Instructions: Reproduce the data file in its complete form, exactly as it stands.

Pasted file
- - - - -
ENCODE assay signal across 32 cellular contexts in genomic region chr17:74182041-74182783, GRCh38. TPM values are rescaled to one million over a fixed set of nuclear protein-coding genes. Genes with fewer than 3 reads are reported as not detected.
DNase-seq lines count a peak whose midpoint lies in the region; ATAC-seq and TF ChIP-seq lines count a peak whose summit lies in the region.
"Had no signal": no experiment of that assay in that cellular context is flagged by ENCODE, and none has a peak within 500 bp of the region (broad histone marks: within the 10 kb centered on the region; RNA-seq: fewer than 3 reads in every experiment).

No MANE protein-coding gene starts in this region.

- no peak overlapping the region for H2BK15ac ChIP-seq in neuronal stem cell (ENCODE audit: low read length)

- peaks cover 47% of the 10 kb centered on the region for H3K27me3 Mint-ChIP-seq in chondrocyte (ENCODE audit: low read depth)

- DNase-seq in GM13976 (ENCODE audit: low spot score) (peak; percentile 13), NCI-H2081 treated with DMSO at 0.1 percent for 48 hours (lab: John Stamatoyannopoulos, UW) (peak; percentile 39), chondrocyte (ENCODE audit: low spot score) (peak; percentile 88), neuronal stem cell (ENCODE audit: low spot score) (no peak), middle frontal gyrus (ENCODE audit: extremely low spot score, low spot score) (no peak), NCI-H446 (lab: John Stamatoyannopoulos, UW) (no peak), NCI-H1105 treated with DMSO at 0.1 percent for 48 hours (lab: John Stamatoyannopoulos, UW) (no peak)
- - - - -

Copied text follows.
ENCODE assay signal across 32 cellular contexts in genomic region chr17:74182041-74182783, GRCh38. TPM values are rescaled to one million over a fixed set of nuclear protein-coding genes. Genes with fewer than 3 reads are reported as not detected.
DNase-seq lines count a peak whose midpoint lies in the region; ATAC-seq and TF ChIP-seq lines count a peak whose summit lies in the region.
"Had no signal": no experiment of that assay in that cellular context is flagged by ENCODE, and none has a peak within 500 bp of the region (broad histone marks: within the 10 kb centered on the region; RNA-seq: fewer than 3 reads in every experiment).

No MANE protein-coding gene starts in this region.

- no peak overlapping the region for H2BK15ac ChIP-seq in neuronal stem cell (ENCODE audit: low read length)

- peaks cover 47% of the 10 kb centered on the region for H3K27me3 Mint-ChIP-seq in chondrocyte (ENCODE audit: low read depth)

- DNase-seq in GM13976 (ENCODE audit: low spot score) (peak; percentile 13), NCI-H2081 treated with DMSO at 0.1 percent for 48 hours (lab: John Stamatoyannopoulos, UW) (peak; percentile 39), chondrocyte (ENCODE audit: low spot score) (peak; percentile 88), neuronal stem cell (ENCODE audit: low spot score) (no peak), middle frontal gyrus (ENCODE audit: extremely low spot score, low spot score) (no peak), NCI-H446 (lab: John Stamatoyannopoulos, UW) (no peak), NCI-H1105 treated with DMSO at 0.1 percent for 48 hours (lab: John Stamatoyannopoulos, UW) (no peak)